Thanks, Joseph and Julie, for letting us share your story — and, again, happy anniversary and best wishes for a wonderful life!
PS Just look at their cute baby!!
On a barn pick, I got a rather large box of antique wooden roof shingles. Since there are times one just has to put the piles of supplies to use, I began making a series of classic signs, such as “Gone Fishing”, “Welcome”, and the like. Of course, I had to make a few “Gone Antiquing” too. *wink* And I managed to get a number of them done just in time for the Fargo Street Fair too!
The lady was Kat, called “Kat in the Hat” (she’s from Medicine Hat, remember — isn’t that cute?!), and she had a project idea based on something she saw on the side of the road…
Here’s the story from Kat:
My journey with The Whirlygig
It started out with a trip to the Dairy Queen with my son Chris when we spotted this thing on someones front lawn. I took a picture. I knew I had to make one. I had no idea where to start. I went to work the next day and talked to an old fella named Wayne about it as I had no clue what those cone looking things were. Within 20 minutes Wayne came and found me and said it sounded like old cream separators. Then to the internet and found Deanna’s photo from her Etsy Shop and sure enough that was them. I was so excited I ordered them right away. I scored 2 bike wheels off kijiji from a fella named Clark that fixes up bikes for kids in his neighborhood. I found the pipe in a dumpster of scrap metal at Bud’s Auto repair. I wanted a fancy weather vane directional for the top but those things are way to expensive so back to work (Value Village) and found a metal fish and painted it black. This whole project has been quite an adventure of meeting some really interesting people. Then came the build which wasn’t very easy as I had no instructions to follow but I persevered and step by step it came to be the most fun project I have ever done. My Name is Kat and I want to thank everyone who had a part in this most fun build.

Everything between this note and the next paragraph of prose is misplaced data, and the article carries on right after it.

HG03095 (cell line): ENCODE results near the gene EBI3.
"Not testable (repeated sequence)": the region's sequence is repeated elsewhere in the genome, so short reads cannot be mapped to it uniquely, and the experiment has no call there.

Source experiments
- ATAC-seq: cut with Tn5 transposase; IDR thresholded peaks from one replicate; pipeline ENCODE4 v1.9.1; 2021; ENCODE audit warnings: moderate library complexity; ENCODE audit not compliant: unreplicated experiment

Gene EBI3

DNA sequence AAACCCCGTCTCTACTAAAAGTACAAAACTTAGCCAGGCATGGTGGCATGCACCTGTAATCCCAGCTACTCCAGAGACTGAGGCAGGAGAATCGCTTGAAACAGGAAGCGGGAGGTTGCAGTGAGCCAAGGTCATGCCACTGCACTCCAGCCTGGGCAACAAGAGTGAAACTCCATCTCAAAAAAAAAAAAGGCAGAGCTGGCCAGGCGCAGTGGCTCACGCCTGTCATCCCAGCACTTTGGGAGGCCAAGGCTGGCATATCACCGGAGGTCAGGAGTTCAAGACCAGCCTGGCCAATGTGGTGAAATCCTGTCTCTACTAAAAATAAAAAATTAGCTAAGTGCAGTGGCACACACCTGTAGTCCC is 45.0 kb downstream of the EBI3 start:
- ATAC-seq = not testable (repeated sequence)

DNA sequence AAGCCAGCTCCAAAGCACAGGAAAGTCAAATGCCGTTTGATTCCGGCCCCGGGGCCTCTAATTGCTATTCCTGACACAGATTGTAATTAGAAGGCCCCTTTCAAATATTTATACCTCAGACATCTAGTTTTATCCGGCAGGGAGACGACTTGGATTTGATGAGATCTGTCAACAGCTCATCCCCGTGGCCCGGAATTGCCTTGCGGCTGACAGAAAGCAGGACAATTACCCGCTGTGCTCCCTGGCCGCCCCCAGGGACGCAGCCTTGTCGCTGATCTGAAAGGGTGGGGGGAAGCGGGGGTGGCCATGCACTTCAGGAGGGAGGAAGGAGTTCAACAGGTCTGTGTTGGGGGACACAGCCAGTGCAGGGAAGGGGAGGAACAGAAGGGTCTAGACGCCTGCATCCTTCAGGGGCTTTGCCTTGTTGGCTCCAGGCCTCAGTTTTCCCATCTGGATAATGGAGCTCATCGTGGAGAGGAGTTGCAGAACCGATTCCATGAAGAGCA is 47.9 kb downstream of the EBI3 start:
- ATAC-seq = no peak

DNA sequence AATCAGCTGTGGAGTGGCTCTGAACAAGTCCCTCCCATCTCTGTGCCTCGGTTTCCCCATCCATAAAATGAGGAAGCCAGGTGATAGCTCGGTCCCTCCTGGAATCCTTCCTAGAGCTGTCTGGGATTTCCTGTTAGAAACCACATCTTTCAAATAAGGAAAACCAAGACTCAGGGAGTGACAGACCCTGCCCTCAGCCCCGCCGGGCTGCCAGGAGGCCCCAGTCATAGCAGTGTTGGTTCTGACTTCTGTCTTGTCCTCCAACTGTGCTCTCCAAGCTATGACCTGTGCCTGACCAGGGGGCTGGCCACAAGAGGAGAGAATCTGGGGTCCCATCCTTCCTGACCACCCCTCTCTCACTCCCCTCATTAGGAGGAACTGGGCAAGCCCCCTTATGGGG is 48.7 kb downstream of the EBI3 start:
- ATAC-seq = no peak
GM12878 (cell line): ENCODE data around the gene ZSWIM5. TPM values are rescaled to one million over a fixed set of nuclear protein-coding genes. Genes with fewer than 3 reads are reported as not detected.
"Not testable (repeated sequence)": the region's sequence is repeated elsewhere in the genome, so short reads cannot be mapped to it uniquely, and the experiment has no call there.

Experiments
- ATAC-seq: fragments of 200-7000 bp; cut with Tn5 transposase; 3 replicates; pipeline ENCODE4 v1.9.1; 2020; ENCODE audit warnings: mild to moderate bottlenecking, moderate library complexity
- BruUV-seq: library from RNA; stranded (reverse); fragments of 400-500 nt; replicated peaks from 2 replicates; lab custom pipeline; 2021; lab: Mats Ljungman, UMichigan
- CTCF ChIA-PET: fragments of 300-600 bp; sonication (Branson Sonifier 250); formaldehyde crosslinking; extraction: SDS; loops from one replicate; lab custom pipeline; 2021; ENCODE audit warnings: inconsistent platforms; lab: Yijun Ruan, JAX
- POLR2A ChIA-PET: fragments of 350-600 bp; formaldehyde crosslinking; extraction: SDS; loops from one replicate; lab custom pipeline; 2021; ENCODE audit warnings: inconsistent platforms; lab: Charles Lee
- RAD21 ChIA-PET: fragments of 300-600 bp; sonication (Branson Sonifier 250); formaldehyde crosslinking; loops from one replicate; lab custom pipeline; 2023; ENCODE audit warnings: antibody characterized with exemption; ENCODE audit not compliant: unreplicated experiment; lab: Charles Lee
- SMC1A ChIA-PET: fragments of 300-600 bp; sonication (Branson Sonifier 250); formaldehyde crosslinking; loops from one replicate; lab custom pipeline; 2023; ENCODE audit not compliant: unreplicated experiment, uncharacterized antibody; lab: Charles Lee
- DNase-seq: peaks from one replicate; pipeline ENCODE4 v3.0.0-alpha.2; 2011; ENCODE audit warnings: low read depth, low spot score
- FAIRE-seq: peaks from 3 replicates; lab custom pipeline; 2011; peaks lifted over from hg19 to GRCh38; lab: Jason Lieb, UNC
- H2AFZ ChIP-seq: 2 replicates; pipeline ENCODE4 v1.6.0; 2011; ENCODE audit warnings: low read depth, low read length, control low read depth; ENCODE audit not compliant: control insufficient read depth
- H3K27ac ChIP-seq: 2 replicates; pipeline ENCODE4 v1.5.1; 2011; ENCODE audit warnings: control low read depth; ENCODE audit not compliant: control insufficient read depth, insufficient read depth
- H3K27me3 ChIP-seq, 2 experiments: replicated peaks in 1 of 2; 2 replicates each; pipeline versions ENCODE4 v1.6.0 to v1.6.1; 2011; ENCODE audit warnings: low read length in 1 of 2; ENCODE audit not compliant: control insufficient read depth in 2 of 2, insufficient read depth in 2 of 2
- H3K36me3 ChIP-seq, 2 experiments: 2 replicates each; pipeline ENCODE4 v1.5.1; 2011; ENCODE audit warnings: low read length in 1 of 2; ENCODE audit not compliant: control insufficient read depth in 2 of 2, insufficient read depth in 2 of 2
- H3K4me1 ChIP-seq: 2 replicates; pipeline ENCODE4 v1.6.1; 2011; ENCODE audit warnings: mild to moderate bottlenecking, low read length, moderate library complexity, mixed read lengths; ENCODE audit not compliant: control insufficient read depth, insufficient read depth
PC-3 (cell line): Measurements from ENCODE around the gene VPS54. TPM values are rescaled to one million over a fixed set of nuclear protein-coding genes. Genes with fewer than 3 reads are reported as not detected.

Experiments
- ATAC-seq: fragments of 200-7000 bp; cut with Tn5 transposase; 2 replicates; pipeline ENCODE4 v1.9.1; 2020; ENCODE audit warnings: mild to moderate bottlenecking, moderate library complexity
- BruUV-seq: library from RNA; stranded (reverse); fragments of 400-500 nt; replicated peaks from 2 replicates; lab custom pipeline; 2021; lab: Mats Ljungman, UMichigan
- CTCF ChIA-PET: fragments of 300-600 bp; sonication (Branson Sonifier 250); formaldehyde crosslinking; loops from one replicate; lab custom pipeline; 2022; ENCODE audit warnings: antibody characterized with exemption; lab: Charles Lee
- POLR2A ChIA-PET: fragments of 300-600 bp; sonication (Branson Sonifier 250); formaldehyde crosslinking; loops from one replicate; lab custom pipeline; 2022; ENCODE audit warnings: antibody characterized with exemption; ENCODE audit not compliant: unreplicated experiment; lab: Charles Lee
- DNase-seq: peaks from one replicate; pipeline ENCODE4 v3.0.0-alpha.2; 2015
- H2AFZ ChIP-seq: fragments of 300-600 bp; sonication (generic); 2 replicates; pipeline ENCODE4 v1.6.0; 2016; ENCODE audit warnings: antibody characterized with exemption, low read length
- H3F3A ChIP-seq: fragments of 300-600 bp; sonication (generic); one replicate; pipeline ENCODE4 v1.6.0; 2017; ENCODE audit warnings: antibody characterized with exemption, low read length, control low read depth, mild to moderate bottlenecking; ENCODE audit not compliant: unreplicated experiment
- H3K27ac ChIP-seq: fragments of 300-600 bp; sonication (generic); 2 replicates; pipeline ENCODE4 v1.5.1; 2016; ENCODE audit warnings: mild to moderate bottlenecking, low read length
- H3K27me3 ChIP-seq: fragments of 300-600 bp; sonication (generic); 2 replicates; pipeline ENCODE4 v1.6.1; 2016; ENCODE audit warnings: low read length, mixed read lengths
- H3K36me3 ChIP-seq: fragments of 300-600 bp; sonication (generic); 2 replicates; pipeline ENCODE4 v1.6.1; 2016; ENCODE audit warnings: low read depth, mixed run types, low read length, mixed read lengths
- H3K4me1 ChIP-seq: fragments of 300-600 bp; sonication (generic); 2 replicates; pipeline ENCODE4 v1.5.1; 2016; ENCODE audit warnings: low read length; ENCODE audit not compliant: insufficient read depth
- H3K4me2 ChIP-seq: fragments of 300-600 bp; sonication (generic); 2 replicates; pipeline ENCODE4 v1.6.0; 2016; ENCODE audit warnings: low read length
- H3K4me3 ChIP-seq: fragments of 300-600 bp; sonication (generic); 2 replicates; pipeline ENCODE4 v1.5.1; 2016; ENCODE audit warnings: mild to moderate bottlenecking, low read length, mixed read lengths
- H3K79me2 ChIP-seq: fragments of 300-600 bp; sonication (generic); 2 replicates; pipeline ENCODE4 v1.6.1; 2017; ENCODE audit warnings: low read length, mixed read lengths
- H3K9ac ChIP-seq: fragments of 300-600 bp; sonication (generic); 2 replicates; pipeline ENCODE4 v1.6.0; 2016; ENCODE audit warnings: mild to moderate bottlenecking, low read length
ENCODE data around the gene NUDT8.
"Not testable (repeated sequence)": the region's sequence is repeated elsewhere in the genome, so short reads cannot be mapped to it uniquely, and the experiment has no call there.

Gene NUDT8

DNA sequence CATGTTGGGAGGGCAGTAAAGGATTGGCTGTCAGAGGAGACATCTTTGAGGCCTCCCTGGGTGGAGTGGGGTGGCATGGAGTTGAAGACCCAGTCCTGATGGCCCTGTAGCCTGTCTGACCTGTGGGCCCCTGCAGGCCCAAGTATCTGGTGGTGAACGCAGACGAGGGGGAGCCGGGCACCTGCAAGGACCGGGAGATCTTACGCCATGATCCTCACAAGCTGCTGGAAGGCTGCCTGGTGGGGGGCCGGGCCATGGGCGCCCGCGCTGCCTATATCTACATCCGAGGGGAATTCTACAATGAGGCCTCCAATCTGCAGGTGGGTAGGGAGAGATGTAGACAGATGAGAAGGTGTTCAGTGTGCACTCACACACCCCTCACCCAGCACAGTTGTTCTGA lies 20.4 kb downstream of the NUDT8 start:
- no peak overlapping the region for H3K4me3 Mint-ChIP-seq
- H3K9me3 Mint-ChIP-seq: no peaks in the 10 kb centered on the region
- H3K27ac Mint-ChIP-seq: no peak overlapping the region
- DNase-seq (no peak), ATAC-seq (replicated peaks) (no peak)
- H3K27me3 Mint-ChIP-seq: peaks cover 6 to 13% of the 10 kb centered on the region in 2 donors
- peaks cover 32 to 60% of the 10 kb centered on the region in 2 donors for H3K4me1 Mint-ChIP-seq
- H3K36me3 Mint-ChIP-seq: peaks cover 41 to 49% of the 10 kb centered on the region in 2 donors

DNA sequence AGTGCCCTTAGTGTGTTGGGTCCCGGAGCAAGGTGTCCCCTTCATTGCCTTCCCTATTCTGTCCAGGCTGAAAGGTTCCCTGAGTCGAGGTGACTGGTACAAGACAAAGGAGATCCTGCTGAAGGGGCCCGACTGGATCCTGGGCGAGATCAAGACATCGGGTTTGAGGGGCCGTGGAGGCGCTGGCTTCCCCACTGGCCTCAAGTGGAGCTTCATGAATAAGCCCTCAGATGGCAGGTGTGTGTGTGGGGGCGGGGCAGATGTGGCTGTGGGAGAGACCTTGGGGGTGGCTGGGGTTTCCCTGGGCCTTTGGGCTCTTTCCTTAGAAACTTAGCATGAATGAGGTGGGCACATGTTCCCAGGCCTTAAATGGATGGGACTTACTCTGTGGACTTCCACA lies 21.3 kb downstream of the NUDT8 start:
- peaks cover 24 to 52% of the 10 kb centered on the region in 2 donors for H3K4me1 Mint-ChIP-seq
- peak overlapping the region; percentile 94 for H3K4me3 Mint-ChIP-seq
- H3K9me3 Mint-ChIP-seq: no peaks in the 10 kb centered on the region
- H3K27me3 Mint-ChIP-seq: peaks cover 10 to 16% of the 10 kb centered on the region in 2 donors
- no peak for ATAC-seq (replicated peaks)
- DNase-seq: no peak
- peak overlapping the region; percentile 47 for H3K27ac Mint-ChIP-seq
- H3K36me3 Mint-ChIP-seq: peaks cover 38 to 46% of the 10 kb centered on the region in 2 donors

I think it turned out to be so cool looking, don’t you?
You can keep up with Kat and her projects by following her Pinterest board.
The copyright for all whirlygig photos belongs to Kat in the Hat; used here with her permission.
This is one of our latest — and grandest finds: An antique venetian glass chandelier. This antique fixture is entirely glass (not acrylic), including the arms, the original clear crystal prism drops (with an amazing round crystal ball drop hanging from the center of the bottom), and the hand-blown globes or chimneys are hand-etched with a fine grapes and vines motif.
We were so thrilled to find this antique venetian glass chandelier that we almost kept it! But, as we already have three antique chandeliers waiting to go into the house we are restoring, hubby put his foot down and one had to go up for sale. (Sometimes men have the silliest rules!) It is now available for viewing and purchase at Antiques On Broadway.
Once I got over my broken heart by imagining how delighted someone else will be to have this all glass beauty, the question became, “How do we best display it so that its beauty can safely be seen?” Hubby knew right away: Make a chandelier crate.
Since this was the same week our furnace died (during sub-zero temperatures here in Fargo,ND!), we quickly put together this wooden crate in our living room. (I enjoyed holding onto the freshly-sawed wood parts for their warmth!)
This last photo is what it looks like sitting in the window at Antiques On Broadway — as seen from the street.
UPDATE: On September 7th (2014), we moved this beauty to our new space at Exit 55 Antiques. Here’s a photo of it on display!
I don’t like to throw anything out, if I can help it. I suppose that’s true of most lovers of vintage items and antiques… Many of these “old used things” can go on to live another life — if you can only see what they can be!
Sometimes, however, no matter how inspired I am, I just don’t have the time to make the things I see in my mind’s eye; those things we put up for sale. Like these antique wooden organ pieces. Wouldn’t they make great birdhouses? These are available at Exit 55 Antiques (Fergus Falls, MN).
And these old spigots and turn-handles make lovely sculptural flowers — that last long after Summer has come & gone. These can be found in our space at Antiques On Broadway (Fargo, ND). (Another photo of these is also on our Facebook page.)
If you have the inclination to get crafty and repurpose these beauties, contact the stores — or us, and we can get them to you!